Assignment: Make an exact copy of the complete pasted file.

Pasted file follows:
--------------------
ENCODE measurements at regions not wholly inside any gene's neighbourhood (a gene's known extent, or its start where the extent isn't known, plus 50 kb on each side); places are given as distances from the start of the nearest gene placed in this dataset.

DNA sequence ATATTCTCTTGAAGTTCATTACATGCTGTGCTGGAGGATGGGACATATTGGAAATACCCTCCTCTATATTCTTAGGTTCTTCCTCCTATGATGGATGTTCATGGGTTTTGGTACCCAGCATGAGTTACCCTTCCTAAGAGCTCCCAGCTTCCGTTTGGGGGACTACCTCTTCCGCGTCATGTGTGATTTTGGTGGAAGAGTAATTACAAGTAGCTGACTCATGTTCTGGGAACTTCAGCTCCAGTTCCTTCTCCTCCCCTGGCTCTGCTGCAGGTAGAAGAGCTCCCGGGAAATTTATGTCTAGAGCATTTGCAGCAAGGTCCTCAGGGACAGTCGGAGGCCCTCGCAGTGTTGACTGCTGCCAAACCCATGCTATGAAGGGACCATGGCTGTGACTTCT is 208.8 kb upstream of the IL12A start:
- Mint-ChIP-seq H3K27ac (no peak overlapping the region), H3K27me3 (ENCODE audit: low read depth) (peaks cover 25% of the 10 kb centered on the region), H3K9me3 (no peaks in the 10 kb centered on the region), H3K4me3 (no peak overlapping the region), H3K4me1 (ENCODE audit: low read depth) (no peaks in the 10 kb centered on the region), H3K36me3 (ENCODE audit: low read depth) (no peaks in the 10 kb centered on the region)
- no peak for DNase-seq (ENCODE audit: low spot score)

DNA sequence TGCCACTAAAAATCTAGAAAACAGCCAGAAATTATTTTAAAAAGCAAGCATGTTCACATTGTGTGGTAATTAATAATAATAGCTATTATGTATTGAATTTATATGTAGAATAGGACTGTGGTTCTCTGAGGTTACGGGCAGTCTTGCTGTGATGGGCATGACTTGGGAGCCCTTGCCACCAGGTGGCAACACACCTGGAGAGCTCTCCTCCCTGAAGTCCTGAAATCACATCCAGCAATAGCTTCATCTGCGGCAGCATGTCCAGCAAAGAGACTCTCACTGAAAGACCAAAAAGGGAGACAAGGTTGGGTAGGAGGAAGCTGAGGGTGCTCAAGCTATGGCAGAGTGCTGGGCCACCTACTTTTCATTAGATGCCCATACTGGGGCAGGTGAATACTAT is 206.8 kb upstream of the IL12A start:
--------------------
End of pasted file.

ENCODE measurements at regions not wholly inside any gene's neighbourhood (a gene's known extent, or its start where the extent isn't known, plus 50 kb on each side); places are given as distances from the start of the nearest gene placed in this dataset.

DNA sequence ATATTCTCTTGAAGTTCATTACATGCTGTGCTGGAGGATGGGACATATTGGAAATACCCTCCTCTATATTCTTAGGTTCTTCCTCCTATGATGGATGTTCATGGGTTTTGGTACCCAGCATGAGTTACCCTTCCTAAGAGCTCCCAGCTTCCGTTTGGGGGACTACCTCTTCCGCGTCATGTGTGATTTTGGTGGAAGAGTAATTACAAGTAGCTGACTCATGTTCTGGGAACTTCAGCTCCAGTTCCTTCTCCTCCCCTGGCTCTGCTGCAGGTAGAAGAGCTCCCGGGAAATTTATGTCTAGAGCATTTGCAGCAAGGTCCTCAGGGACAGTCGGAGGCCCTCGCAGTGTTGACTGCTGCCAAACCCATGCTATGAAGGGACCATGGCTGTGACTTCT is 208.8 kb upstream of the IL12A start:
- Mint-ChIP-seq H3K27ac (no peak overlapping the region), H3K27me3 (ENCODE audit: low read depth) (peaks cover 25% of the 10 kb centered on the region), H3K9me3 (no peaks in the 10 kb centered on the region), H3K4me3 (no peak overlapping the region), H3K4me1 (ENCODE audit: low read depth) (no peaks in the 10 kb centered on the region), H3K36me3 (ENCODE audit: low read depth) (no peaks in the 10 kb centered on the region)
- no peak for DNase-seq (ENCODE audit: low spot score)

DNA sequence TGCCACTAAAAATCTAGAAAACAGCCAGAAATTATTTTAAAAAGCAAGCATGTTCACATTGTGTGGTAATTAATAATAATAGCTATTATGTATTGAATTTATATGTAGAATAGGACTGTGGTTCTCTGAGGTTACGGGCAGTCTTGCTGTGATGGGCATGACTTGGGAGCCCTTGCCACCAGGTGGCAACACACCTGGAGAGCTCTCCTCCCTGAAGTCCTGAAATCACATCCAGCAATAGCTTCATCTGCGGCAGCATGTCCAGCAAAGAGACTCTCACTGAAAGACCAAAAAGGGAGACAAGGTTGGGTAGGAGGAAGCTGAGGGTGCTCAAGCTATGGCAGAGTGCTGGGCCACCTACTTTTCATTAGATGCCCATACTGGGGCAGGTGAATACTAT is 206.8 kb upstream of the IL12A start: